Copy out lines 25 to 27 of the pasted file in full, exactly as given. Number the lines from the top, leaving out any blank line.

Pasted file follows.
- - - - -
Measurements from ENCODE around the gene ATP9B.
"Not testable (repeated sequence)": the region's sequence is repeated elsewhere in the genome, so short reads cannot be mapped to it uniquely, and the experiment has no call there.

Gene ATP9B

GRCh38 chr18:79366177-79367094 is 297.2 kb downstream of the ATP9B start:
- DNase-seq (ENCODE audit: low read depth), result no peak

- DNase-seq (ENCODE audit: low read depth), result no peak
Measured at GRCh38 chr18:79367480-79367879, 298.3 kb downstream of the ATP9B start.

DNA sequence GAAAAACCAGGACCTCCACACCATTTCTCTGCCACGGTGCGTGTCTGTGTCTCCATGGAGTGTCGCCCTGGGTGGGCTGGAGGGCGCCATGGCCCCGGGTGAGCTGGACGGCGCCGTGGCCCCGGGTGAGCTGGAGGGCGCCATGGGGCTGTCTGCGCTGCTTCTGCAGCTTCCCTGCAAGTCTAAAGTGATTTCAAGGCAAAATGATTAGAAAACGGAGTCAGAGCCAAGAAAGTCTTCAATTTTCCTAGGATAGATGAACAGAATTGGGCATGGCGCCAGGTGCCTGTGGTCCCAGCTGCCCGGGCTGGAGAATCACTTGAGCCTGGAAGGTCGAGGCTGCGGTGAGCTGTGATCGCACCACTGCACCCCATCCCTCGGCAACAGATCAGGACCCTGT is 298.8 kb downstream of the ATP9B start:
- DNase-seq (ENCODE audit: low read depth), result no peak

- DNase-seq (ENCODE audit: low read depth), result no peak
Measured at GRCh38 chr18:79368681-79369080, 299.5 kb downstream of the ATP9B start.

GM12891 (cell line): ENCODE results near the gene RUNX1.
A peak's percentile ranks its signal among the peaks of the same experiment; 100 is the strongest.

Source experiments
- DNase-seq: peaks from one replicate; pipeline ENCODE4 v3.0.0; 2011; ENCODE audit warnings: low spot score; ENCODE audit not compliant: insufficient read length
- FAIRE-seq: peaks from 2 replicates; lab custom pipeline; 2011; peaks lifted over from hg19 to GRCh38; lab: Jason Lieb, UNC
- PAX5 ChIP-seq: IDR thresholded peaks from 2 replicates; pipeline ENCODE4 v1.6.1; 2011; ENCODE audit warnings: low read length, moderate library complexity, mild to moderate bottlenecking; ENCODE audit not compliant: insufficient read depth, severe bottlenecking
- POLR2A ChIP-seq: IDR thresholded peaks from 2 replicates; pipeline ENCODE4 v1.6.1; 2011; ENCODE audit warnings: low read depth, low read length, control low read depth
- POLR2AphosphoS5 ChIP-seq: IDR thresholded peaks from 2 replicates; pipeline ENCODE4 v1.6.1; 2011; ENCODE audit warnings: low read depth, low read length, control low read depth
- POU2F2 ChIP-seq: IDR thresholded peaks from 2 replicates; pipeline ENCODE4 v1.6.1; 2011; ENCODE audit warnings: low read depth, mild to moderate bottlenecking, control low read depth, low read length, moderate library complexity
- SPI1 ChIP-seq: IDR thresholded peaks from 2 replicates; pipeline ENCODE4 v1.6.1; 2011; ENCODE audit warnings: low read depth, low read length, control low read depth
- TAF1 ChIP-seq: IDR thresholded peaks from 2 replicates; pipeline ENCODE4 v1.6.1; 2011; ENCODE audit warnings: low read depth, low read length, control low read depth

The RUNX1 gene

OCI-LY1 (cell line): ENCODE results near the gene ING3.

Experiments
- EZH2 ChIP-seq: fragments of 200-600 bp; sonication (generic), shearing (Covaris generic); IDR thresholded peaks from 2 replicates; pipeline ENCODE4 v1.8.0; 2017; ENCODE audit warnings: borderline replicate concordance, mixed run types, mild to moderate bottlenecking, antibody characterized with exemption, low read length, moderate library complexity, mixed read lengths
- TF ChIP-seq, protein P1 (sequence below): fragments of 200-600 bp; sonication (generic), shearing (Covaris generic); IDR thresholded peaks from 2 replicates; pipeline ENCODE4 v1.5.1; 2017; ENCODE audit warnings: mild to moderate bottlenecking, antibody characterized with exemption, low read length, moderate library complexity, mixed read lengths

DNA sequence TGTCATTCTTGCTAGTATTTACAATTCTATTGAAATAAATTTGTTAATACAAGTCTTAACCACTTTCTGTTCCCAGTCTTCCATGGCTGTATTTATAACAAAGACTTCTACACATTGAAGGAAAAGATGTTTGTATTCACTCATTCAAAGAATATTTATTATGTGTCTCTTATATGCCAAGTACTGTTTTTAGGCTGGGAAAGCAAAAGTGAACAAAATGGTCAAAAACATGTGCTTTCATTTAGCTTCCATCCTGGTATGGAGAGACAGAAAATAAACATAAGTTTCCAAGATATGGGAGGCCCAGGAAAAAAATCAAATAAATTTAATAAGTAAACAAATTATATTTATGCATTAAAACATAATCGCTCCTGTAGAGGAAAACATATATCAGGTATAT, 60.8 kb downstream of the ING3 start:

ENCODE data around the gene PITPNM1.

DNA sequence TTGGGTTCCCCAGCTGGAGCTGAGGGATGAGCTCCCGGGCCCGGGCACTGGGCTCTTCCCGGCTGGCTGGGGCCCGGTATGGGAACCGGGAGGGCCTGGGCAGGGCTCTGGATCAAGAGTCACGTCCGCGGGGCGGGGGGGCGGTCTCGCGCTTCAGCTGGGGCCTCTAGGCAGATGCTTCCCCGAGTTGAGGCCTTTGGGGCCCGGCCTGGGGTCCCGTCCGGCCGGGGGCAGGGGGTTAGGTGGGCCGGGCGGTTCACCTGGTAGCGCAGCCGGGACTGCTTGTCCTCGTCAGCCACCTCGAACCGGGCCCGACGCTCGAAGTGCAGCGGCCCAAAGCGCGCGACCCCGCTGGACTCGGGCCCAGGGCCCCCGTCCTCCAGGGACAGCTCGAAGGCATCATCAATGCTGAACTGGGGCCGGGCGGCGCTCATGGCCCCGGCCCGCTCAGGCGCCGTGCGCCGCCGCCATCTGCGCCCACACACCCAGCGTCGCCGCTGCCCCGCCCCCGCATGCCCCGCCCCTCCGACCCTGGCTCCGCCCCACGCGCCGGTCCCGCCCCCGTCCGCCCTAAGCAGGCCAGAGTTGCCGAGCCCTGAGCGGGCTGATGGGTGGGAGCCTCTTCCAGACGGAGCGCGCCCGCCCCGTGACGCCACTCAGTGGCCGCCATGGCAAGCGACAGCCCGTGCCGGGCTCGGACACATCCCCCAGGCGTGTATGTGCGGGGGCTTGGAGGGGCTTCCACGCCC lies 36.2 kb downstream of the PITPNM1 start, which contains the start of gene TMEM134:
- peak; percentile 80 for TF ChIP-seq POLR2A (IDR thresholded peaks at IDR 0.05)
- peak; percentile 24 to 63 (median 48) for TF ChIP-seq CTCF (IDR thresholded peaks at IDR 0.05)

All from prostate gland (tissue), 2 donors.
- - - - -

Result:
Experiments
- EZH2 ChIP-seq: fragments of 200-600 bp; sonication (generic), shearing (Covaris generic); IDR thresholded peaks from 2 replicates; pipeline ENCODE4 v1.8.0; 2017; ENCODE audit warnings: borderline replicate concordance, mixed run types, mild to moderate bottlenecking, antibody characterized with exemption, low read length, moderate library complexity, mixed read lengths
- TF ChIP-seq, protein P1 (sequence below): fragments of 200-600 bp; sonication (generic), shearing (Covaris generic); IDR thresholded peaks from 2 replicates; pipeline ENCODE4 v1.5.1; 2017; ENCODE audit warnings: mild to moderate bottlenecking, antibody characterized with exemption, low read length, moderate library complexity, mixed read lengths